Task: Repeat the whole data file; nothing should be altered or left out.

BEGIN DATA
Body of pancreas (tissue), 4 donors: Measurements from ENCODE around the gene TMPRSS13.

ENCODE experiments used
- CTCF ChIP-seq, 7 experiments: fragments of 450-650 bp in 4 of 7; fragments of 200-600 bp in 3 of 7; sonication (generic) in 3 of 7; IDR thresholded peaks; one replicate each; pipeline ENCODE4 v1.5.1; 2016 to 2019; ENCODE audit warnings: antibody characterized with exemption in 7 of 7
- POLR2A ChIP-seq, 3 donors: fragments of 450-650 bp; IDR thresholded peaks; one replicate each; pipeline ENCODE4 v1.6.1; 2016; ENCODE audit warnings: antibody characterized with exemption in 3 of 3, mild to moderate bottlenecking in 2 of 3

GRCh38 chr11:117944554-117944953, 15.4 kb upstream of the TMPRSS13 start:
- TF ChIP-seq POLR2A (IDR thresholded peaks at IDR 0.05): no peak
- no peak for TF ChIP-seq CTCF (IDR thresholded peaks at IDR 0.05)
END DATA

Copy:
Body of pancreas (tissue), 4 donors: Measurements from ENCODE around the gene TMPRSS13.

ENCODE experiments used
- CTCF ChIP-seq, 7 experiments: fragments of 450-650 bp in 4 of 7; fragments of 200-600 bp in 3 of 7; sonication (generic) in 3 of 7; IDR thresholded peaks; one replicate each; pipeline ENCODE4 v1.5.1; 2016 to 2019; ENCODE audit warnings: antibody characterized with exemption in 7 of 7
- POLR2A ChIP-seq, 3 donors: fragments of 450-650 bp; IDR thresholded peaks; one replicate each; pipeline ENCODE4 v1.6.1; 2016; ENCODE audit warnings: antibody characterized with exemption in 3 of 3, mild to moderate bottlenecking in 2 of 3

GRCh38 chr11:117944554-117944953, 15.4 kb upstream of the TMPRSS13 start:
- TF ChIP-seq POLR2A (IDR thresholded peaks at IDR 0.05): no peak
- no peak for TF ChIP-seq CTCF (IDR thresholded peaks at IDR 0.05)